By way of general background regarding conventional understanding, due to temporal prediction, a video decoder cannot begin decoding a video data stream at a frame that is predicted from previous frames. Many applications require a user to be able enter a bit stream at any time, such as during the activity known as channel surfing between broadcast streams, and during reverse, or fast-forward, “trick” video modes. A typical technique for providing random access to a compressed bit stream involves the insertion of so-called I-frames, or intra-frames. Such I-frames are pictured and employed herein, and are also referred to as video marker frames. I-frames are typically inserted into a so-called Group Of Pictures (GOP) structure, and are coded without any prediction from other frames. They are inserted at an interval, or rate, (R). A decoder is able to access an associated video data stream at any such inserted I-frame. The latency involved in random access in such a GOP is inversely proportional to R, while the compression performance decreases as R increases. As an example, I-frames are typically inserted periodically in MPEG-2 format to provide random access.
  • [0004]
    Another concept in the prior art involves the so-called concept of “dirty random access”, regarding which an access point does not begin with a clean I-frame. Rather, in this approach, a decoder begins decoding and displaying predicted frames without having access to a complete reference frame. Blocks of the frames are intra-coded so that, after some time, a clean picture is attained.
  • [0005]
    Other approaches to dealing with random access latency have been proposed in the prior art and are generally familiar to those generally skilled in the art.
  • [0006]
    The present invention departs from prior art approaches by proposing the creation, from an “engaged” source video data stream, of a compressed and either slightly time-offset (preferable), or time-synchronized, pair of divided video data streams (called downstream-deliverable streams) that are drawn directly from the source stream, and that are characterized by possessing respective, different access latencies and resolutions. In particular, and according to a preferred manner of practicing and implementing the invention, such a source data stream is split into two data streams which are slightly time-offset with respect to one another, with one of these streams being specifically characterized with a relatively low access latency (the stream which is slightly time-delayed relative to the other stream) and a relatively low image resolution, and with the other stream being characterized by a larger access latency, and a significantly larger, or greater, image resolution.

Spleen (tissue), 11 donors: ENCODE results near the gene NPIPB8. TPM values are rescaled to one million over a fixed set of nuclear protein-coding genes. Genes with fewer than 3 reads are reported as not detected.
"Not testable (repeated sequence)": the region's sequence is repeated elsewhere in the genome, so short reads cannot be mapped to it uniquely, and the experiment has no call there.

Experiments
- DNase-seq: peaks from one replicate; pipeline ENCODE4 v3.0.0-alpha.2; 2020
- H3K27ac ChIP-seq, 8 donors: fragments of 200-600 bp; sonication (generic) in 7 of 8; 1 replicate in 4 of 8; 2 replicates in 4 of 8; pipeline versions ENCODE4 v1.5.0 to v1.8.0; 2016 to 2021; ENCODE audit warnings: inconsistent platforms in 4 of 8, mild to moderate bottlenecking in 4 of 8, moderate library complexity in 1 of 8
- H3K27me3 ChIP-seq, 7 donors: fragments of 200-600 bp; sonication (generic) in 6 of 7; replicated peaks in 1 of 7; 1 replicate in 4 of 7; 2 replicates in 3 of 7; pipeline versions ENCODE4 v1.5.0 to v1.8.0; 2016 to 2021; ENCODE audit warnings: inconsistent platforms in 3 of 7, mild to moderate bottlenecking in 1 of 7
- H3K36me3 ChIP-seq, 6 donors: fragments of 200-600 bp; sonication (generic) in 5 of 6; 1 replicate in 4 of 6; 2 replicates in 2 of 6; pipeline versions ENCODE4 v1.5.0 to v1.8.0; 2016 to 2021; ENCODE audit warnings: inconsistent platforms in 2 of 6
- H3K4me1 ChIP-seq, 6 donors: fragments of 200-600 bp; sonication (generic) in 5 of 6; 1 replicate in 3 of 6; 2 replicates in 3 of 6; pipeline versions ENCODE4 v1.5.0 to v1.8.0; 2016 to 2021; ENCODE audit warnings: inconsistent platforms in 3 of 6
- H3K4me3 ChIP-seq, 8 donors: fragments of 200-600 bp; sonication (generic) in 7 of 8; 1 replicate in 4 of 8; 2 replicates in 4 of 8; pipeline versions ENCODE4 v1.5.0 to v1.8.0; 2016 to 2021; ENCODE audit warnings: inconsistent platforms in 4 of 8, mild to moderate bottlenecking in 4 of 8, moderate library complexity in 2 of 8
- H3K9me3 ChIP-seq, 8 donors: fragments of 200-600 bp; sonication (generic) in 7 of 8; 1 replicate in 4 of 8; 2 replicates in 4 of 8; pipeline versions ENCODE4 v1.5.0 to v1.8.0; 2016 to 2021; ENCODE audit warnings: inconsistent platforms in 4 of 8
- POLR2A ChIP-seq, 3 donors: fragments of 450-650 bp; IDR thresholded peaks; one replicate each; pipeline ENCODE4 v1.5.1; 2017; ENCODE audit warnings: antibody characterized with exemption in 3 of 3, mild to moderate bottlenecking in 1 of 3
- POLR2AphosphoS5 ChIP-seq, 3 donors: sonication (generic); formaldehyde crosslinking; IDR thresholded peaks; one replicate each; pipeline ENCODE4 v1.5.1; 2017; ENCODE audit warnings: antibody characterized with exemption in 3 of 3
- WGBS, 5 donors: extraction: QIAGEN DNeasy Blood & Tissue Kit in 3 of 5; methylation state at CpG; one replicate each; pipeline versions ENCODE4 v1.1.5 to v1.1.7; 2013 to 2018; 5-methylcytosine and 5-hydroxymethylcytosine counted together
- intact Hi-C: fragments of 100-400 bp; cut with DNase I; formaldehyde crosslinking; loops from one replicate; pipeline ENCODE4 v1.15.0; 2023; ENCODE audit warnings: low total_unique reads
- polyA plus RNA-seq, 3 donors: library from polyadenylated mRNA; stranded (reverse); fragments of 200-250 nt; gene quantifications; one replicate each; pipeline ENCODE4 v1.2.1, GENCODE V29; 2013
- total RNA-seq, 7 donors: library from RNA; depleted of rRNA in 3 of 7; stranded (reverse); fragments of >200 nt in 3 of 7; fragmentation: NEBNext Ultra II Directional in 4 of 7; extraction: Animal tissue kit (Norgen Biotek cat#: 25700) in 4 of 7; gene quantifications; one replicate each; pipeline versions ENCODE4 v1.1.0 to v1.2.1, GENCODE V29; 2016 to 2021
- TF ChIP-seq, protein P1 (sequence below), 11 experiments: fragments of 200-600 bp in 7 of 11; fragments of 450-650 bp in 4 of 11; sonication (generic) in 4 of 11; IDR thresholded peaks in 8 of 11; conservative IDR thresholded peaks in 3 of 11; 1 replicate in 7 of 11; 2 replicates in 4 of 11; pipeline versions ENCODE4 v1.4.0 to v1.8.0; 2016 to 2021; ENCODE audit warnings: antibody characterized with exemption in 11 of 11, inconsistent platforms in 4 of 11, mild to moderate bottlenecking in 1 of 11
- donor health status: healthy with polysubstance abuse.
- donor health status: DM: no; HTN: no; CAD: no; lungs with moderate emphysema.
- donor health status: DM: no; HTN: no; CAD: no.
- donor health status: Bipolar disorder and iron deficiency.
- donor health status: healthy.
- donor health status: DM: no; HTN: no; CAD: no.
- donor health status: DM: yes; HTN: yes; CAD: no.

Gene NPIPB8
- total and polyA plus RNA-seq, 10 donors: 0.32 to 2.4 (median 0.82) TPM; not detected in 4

• [0007]
    These two streams are preferably multiplexed and transmitted so as to be received at a receiving site where they can, in terms of certain fundamental steps practiced by a portion of the present invention, be (a) sought, (b) monitored, (c) and selected in a manner, which uniquely introduces a definitive low-latency access, followed by a rapidly achieved, high-resolution image display.
  • [0008]
    These, and various other features and advantages, which are offered and attained by the system, apparatus and methodology of the present invention will be more fully appreciated in light of the detailed description which shortly follows, when read in conjunction with the accompanying drawings.
  • DESCRIPTION OF THE DRAWINGS
  • [0009]
    FIG. 1 is a block/schematic diagram illustrating a high-level “picture” of the methodology and the apparatus of a preferred and best-mode embodiment of, and manner of practicing, the present invention.
  • [0010]
    FIG. 2 illustrates schematically the characteristics of two differently characterized, downstream-deliverable video data streams which are created for multiplexed transmission in accordance with practice of the present invention.
  • [0011]
    FIG. 3 is a schematic representation of how a dual-data-stream video transmission, such as that pictured in FIG. 2, created by practice of the invention, is utilized at a receiving viewer's location by receiving apparatus which is constructed in accordance with the invention to provide definitive low-latency, quickly established high-resolution, access effectively to a source video data stream.